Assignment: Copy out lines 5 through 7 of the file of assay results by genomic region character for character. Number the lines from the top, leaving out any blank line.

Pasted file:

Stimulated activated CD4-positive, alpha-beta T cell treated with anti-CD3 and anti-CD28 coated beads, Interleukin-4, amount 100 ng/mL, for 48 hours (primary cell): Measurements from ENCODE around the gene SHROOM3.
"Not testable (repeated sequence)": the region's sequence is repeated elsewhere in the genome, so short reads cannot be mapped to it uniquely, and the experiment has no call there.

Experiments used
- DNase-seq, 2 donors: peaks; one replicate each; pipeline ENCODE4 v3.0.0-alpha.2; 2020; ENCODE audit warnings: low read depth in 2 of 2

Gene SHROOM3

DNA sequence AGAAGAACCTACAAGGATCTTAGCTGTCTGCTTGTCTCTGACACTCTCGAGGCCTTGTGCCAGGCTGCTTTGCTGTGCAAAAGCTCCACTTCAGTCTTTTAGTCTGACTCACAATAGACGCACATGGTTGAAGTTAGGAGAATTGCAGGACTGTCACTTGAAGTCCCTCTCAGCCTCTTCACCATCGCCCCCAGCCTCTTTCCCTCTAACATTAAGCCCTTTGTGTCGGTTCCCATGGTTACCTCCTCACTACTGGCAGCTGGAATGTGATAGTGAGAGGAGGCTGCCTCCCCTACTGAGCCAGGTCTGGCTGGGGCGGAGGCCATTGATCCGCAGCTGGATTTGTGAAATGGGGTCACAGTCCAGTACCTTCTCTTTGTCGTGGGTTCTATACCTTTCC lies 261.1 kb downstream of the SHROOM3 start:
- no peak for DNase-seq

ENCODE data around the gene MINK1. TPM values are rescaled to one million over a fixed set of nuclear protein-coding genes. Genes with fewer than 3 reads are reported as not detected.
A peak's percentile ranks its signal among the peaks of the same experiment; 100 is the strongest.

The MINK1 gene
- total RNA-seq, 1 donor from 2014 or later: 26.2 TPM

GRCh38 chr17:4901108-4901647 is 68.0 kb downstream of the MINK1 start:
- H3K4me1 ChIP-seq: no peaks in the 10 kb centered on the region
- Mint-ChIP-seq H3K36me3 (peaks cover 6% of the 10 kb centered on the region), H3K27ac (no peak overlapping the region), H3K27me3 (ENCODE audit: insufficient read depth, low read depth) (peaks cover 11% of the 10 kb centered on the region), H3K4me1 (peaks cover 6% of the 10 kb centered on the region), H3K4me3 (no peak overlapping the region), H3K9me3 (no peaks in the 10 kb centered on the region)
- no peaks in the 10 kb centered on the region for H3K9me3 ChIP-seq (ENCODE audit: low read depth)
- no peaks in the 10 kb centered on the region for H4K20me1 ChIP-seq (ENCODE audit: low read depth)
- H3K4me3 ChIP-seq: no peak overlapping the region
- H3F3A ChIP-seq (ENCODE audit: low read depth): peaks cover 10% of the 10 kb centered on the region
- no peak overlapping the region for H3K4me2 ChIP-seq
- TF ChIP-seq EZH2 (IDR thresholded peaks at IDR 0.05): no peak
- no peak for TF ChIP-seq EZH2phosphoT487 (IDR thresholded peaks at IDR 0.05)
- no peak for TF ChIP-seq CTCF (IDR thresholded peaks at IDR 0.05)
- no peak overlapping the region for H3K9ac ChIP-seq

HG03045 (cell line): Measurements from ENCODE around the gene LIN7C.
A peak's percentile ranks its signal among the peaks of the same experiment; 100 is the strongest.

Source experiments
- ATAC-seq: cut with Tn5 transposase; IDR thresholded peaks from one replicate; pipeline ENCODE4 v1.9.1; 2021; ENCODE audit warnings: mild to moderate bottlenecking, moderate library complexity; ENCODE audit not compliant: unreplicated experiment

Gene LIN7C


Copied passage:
Gene SHROOM3

DNA sequence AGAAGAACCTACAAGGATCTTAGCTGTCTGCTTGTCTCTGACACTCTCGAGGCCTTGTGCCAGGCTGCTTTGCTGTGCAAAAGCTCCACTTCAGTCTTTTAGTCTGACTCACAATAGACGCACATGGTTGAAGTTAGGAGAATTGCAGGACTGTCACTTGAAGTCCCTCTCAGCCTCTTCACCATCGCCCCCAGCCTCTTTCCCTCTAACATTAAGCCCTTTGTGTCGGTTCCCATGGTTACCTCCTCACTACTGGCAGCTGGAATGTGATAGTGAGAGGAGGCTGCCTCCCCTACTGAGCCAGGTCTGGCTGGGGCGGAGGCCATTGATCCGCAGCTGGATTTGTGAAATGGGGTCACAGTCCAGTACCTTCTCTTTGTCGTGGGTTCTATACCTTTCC lies 261.1 kb downstream of the SHROOM3 start:
- no peak for DNase-seq